Some 174 years ago when the Fatel Razack brought 227 indentured labourers from India to Trinidad, they brought with them their culture in the form of food, fashion, religion and music.
They also brought along their superstitions and folklore, things that writer of Sugar Cane Valley Vashti Bowlah thinks are not highlighted enough.
That is the reason she decided to write a book dedicated to East Indian folklore and superstition.
“If you don’t know where you came from how will you know where you’re going?” Bowlah asked.
With just over 100 pages Bowlah’s book is called Sugar Cane Valley and is based on a village with the same name. It has eleven different stories about East Indians and their experiences with folklore and superstitions.
The first story is titled the Churile of Sugar Cane Valley.
According to Bowlah, a Churile is the spirit of a pregnant woman who is looking for revenge, she would try to harm other pregnant women.
“While growing up our grandparents would tell us do not go in the bushes at 6 pm or at midday”, she said.
Curse of the Saapin is another story in Sugar Cane Valley and it’s about a snake woman also known as the Saapin.
Bowlah described this woman as a very beautiful woman who can’t keep a husband.
“Every time she gets married, her husband dies”, Bowlah said.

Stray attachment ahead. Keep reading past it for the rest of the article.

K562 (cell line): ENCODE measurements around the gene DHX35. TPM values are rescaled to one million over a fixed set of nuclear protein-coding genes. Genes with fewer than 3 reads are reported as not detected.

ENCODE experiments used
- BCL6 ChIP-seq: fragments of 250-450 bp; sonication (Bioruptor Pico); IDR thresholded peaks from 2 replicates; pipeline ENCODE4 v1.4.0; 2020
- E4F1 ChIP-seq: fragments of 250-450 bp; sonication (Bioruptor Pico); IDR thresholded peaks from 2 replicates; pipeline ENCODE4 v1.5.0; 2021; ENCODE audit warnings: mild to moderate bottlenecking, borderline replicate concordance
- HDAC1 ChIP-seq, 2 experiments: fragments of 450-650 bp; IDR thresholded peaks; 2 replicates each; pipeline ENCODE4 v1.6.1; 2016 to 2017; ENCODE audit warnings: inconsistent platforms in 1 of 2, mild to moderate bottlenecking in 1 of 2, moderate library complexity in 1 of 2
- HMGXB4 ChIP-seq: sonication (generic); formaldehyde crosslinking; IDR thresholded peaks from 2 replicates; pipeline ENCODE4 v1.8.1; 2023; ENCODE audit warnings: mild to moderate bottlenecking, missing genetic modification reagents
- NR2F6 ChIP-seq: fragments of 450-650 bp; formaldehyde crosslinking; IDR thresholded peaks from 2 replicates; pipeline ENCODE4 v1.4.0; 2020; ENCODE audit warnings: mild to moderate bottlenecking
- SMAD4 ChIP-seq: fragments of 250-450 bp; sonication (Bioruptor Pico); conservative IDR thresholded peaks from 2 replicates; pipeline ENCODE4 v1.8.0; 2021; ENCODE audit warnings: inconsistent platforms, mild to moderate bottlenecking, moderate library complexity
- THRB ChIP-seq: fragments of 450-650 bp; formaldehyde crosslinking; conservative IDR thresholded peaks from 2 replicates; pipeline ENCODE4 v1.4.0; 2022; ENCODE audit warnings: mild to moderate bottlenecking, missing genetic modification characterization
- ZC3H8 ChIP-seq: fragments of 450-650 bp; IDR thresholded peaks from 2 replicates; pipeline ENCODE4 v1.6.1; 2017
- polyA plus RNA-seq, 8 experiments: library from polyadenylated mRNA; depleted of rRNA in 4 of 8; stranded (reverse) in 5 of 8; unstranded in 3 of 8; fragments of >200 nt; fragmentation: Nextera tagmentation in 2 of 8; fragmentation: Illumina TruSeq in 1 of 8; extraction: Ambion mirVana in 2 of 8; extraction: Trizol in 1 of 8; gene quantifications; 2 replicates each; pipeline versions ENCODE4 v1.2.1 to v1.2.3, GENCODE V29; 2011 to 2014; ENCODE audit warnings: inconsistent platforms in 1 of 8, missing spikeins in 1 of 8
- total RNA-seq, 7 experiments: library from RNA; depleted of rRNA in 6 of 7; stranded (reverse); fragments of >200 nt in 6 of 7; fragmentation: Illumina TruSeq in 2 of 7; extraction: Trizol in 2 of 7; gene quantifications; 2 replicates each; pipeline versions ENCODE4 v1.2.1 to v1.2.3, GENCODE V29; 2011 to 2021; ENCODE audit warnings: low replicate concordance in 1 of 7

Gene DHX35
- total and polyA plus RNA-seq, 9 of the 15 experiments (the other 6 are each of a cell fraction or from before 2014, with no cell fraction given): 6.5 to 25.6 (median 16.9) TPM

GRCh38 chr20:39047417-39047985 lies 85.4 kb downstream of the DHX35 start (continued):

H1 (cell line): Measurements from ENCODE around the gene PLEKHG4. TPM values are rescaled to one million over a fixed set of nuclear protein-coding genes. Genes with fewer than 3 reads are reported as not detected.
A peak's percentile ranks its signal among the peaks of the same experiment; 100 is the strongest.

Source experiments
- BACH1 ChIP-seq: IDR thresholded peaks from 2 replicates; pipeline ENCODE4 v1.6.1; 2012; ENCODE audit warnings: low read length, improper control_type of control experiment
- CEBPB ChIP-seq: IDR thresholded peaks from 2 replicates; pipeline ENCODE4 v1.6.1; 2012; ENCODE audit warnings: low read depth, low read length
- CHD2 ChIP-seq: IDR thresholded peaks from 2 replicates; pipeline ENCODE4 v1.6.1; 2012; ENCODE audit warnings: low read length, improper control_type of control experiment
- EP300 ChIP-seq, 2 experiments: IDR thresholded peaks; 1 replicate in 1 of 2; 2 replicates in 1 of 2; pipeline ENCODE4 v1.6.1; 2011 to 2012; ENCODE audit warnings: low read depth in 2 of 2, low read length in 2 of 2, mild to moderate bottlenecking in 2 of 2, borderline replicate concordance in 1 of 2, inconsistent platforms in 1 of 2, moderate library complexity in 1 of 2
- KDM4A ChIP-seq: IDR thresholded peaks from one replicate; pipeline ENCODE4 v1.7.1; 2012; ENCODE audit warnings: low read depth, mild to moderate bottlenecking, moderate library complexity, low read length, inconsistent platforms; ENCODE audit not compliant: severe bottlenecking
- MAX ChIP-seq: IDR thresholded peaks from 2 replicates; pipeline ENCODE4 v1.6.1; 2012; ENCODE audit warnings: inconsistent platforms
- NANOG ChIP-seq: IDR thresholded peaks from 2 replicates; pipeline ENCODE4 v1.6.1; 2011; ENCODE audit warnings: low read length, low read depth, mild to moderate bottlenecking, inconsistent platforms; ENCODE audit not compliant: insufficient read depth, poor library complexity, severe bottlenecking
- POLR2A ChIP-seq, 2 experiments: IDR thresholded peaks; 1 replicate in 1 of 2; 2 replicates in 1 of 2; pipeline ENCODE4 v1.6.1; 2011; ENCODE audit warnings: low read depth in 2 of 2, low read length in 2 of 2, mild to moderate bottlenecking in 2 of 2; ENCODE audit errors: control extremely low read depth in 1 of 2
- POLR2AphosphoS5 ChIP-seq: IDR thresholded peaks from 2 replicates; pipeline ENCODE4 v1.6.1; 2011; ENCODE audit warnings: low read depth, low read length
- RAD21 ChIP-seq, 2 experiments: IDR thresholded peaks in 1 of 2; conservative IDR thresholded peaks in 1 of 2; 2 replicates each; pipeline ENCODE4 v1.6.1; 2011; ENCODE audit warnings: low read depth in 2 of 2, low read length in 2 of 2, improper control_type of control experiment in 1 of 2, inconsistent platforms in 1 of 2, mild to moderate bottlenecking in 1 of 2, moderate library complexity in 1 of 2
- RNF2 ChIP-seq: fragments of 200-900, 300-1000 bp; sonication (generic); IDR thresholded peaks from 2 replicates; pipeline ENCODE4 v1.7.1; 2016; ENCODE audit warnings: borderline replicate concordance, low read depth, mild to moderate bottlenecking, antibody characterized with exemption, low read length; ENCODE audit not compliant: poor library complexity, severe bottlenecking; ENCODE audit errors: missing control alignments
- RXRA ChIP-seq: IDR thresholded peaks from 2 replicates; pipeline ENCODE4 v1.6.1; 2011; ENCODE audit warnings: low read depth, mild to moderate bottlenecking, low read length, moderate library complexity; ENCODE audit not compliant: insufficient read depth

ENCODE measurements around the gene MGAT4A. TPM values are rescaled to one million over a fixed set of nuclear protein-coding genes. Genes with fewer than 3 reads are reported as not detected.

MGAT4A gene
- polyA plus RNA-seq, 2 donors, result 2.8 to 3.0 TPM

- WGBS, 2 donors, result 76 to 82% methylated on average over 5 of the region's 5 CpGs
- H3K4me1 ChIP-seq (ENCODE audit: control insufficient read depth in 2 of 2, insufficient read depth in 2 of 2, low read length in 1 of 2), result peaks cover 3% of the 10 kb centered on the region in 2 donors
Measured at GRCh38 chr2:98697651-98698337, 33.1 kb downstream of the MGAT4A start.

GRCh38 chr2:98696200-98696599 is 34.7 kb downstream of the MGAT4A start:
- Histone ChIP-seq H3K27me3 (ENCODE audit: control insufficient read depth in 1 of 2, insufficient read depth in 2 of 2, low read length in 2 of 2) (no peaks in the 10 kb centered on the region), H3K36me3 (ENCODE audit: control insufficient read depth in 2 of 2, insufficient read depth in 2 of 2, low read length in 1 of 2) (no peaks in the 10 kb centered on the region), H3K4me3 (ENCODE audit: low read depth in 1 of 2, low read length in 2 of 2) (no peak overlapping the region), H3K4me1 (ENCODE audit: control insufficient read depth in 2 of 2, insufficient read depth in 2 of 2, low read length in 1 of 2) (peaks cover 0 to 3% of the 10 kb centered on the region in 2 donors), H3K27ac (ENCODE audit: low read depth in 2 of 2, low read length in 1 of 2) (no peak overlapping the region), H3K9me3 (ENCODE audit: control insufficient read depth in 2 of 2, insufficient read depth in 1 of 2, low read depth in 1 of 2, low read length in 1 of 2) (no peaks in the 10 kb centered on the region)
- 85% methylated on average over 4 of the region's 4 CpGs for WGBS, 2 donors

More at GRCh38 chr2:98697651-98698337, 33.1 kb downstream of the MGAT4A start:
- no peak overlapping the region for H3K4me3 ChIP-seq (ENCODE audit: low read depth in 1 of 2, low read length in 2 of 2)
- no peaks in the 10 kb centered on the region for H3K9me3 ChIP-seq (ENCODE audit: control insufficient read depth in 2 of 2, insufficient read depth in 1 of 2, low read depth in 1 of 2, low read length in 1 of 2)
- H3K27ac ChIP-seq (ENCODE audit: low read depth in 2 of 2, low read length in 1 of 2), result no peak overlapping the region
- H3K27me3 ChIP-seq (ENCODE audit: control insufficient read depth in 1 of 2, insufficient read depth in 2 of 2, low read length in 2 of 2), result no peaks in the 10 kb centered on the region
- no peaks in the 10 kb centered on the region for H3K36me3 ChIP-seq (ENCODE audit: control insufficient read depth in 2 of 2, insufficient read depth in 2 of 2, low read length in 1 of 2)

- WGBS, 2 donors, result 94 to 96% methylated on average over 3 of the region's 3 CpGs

Then there is the Sorceress, which according to Bowlah, is a woman who uses herbs to cure illnesses, people described her as a witch and because of this she was shunned.
“The Sorceress is just misunderstood,” Bowlah said.
Another character in Bowlah’s book is the Raakhas child, which is a deformed child.
There are also stories about Jinnis and mermaids.
Research for this book according to Bowlah was not easy, she said she interviewed elders in the community.
“When I see an elderly person at an event I always approach them.” Bowlah said.
She also did a lot of reading, “I really wanted to preserve traditions that came from India for future generations” She said.
Bowlah does school tours to share her stories on East Indian folklore and Superstitions.
‘What makes it worthwhile is the feedback from students and parents” Bowlah said.
Bowlah’s Sugar Cane Valley is available at R.I.K. bookstores.
- by Carisa Lee